A new shellfish culture raft design by HKU students may revitalise the Oyster aquaculture industry in Hong Kong
A startup company Soonlution led by Mr Meko Law, a science undergraduate student from HKU, and Mr Abigail Zhao and Mr Calvin Ma, who are also from HKU, won an award in China (Shenzhen) Innovation ＆ Entrepreneurship Competition with their unique shellfish culture raft design that may revolutionise the traditional shellfish aquaculture practices in Hong Kong and mainland China. Mr Law explained that the team became determined to find a solution for the Lau Fau Shan oyster growers after taking the course “Oyster aquaculture: business and technology” by Dr Vengatesen Thiyagarajan from the School of Biological Sciences, in which they learnt how the oyster aquaculture industry inflated, peaked, and crashed all within the last century. Last year, the oyster growers in Lau Fau Shan lost 30-80% of all their rafts to the typhoon Mangkhut, according to Hong Kong Oyster Cultural and Ecological Association, one of Soonlution’s partnering organisations. Unlike other industries, however, they do not receive any protection or compensation from the government. Some oyster growers even resorted to early retirement afterwards. Mr Law mentioned that many people called Hong Kong aquaculture a sunset industry, but her team believed that the industry simply needed a little push. “After taking the course we knew we had to do something,” said Mr Law. Soonlution has since worked with a number of companies and organizations, including the local oyster sauce brand Lee Kum Kee and the innovation and entrepreneurship hub of The University of Hong Kong, iDendron, to revitalise the industry using their award-winning design. This new shellfish culture raft design can withstand signal-10 typhoons and increase oyster yield stability while cutting manpower by over 50 per cent and reducing workplace hazards. The team also plans to apply for the innovation funding from the Innovation and Technology Commission to turn their blueprint into an actual product. “We will soon bring a solution to the Lau Fau Shan oyster growers and the other aquaculture industries,” said Mr Law.
Young scientists from the Faculty of Science awarded China's Excellent Young Scientists Fund 2019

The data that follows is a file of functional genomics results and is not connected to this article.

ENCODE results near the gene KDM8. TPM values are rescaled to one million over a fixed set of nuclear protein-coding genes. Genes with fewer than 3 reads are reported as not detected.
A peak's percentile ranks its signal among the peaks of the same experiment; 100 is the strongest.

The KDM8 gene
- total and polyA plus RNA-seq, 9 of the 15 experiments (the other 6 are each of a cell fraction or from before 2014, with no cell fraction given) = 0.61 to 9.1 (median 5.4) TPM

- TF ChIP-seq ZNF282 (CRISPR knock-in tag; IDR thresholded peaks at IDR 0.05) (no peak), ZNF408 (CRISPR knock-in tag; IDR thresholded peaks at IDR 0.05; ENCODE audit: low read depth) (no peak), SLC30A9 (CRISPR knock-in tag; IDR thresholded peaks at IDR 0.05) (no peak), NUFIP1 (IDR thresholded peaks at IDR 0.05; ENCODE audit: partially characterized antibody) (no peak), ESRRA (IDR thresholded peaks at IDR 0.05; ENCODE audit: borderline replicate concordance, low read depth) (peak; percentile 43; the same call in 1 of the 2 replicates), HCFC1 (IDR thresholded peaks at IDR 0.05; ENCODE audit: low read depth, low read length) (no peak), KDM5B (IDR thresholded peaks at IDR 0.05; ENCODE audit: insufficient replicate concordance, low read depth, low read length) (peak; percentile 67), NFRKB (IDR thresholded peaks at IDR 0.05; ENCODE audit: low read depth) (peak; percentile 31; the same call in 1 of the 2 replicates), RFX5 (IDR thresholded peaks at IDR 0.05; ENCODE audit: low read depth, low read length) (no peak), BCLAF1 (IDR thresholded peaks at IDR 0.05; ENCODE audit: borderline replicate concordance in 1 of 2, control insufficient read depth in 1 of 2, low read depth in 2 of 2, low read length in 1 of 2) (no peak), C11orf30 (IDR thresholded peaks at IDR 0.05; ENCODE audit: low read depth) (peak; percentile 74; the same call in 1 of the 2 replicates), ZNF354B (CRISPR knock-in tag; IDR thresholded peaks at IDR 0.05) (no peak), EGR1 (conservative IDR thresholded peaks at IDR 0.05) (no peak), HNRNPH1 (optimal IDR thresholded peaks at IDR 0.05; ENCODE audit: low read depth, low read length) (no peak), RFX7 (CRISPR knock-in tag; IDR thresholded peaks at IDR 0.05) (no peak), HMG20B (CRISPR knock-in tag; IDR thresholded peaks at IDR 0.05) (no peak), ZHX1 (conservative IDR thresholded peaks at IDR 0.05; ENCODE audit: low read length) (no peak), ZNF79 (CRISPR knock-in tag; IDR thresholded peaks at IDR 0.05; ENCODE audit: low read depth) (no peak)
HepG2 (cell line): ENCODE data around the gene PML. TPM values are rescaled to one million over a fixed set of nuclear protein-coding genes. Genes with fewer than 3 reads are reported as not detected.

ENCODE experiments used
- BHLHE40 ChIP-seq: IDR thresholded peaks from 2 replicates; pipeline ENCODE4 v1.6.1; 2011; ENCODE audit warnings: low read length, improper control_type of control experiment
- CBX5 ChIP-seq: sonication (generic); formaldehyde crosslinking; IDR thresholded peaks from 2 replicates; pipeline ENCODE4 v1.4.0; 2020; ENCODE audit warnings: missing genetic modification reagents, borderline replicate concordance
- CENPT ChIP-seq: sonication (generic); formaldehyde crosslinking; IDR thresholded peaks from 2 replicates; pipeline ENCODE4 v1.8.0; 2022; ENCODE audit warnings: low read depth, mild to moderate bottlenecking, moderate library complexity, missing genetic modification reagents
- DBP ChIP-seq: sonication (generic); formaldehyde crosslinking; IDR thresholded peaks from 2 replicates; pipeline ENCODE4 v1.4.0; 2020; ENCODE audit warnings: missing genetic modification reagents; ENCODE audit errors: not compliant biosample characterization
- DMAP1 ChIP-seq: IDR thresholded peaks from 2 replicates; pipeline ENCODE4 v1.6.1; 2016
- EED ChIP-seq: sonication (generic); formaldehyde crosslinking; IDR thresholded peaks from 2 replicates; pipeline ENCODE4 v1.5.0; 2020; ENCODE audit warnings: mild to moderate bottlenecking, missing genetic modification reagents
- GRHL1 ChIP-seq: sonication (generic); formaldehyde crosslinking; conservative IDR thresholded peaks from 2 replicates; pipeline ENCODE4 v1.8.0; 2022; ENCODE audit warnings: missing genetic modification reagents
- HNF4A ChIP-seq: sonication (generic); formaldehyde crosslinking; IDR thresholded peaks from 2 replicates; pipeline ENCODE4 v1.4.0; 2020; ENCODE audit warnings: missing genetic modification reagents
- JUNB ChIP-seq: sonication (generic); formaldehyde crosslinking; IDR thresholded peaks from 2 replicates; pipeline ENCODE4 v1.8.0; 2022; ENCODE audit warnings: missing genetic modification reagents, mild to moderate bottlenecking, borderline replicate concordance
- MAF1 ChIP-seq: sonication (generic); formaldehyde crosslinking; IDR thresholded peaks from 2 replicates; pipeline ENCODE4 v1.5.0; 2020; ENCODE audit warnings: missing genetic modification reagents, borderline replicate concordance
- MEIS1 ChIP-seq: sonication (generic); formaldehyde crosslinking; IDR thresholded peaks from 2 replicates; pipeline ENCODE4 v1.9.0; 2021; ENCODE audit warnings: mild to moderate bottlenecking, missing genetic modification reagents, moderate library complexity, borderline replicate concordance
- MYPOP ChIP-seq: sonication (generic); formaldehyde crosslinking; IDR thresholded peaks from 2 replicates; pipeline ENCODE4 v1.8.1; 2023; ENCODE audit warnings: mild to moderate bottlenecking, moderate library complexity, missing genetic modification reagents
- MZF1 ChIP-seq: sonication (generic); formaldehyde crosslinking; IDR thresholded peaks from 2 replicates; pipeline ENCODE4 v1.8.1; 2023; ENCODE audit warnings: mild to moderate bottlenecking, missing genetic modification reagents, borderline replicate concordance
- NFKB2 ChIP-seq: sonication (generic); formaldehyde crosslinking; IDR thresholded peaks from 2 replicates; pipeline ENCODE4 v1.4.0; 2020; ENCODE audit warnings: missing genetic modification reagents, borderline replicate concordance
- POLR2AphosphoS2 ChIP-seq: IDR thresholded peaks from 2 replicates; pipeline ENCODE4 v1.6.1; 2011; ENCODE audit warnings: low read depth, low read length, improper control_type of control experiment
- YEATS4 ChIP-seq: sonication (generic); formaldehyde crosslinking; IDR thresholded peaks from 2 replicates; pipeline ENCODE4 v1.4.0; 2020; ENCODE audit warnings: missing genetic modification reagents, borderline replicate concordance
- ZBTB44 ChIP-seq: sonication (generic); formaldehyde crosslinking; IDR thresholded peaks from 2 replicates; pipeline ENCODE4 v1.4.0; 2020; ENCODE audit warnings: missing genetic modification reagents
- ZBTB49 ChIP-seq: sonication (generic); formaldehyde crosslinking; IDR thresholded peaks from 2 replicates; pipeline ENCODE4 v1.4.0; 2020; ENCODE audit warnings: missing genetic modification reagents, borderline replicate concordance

Congratulations to Dr Li Xiang David from the Department of Chemistry, Dr Wu Jin from the School of Biological Sciences and Dr Zhang Binzheng from the Department of Earth Sciences for their being awarded The Excellent Young Scientists Fund, a prominent fund under the National Natural Science Foundation of China. This highly competitive fund is granted annually to support young scientists with outstanding achievements in basic research to conduct research in areas of their own choice. Each project will receive a funding of HKD1.5 million for a maximum period of three years. Projects of the awardees: Dr Li Xiang David Associate Professor, Department of Chemistry Project Title: Chemical Biology The goal of the research is "deciphering of the histone code", with a focus on the development of novel chemical tools to elucidate the biological significances and regulatory mechanisms of histone posttranslational modifications (PTMs). Further research work will be on the bridging of errors in the regulation of histone PTMs and the pathogenesis of human diseases to facilitate the development of novel therapeutic strategies. Dr Li is honored to receive this prestigious fund for his achievements and contributions to the field of chemical biology, specifically on the study of histone posttranslational modifications (PTMs). PTMs are small chemical tags that added to proteins after their biosynthesis. Histone PTMs is one of the epigenetic mechanisms the underlies the regulation of DNA-associated processes, such as gene expression. Malfunctions of histone PTMs have been associated with the pathogenesis of human diseases, such as cancer. It is, therefore, necessary to comprehensively understand the regulatory mechanism and biological functions of histone PTMs. “For many of the reported histone modifications, we have limited knowledge of them”, said Dr Li, “we do not know how they are put on or taken off from histones, and how they are ‘translated’ for signaling downstream cellular processes.” It remains a daunting task for decoding the landscape of histone modifications. To fill this knowledge gap, Dr Li and his research team have developed a variety of new and robust chemical tools and methodology for the comprehensive identification of proteins that are responsible for ‘writing’, ‘erasing’ or ‘translating’ histone modifications. The applications of such tools and methods has led to the identification of binding proteins of histone modifications that were not previously known to participate in histone modification-associated epigenetic regulation. The NSFC Excellent Yong Scientists Fund will support Dr Li and his team to continue their existing excellence in the field, aiming at deciphering the "histone code" composed by various histone PTMs. Outputs from the study should ultimately improve our understanding of human diseases (e.g., cancer) linked to errors in the regulation of histone modifications and may lead to the design of new and improved therapeutic strategies. Dr Wu Jin Assistant Professor, School of Biological Sciences Project Title: Terrestrial Ecosystem Ecology and Multi-scale Hyperspectral Remote Sensing Understanding the structure, composition and function of terrestrial ecosystems as well as how terrestrial ecosystem function interacts with global change is an essential research frontier in ecology. The study aims to integrate multi-scale observations, climate gradient studies, and ecological and evolutionary theories with process-based models, to achieve three goals: 1) developing a set of theory-grounded, process-based principles that enable the use of multi-scale remote sensing for accurate monitoring of plant traits; 2) advancing the process understanding of fundamental mechanisms that mediate plant traits variations from local to regional scales; 3) quantitatively assessing and examining the mechanisms of how plant traits and diversity help determine several key ecosystem processes (e.g. phenology, photosynthetic seasonality, ecosystem vulnerability and resilience to climate variability and extremes). Dr Zhang Binzheng Assistant Professor, Department of Earth Sciences Project Title: Space Physics The project is a continuous effort of the earlier study on modeling the coupled solar wind-magnetosphere-ionosphere system using three-dimensional, self-consistent numerical simulations based on magnetohydrodynamics, and based on the coupled magnetosphere-ionosphere-thermosphere model (CMIT), a series of basic research related to geospace environment modeling. Further research will be done on the modeling of geospace and planetary magnetosphere systems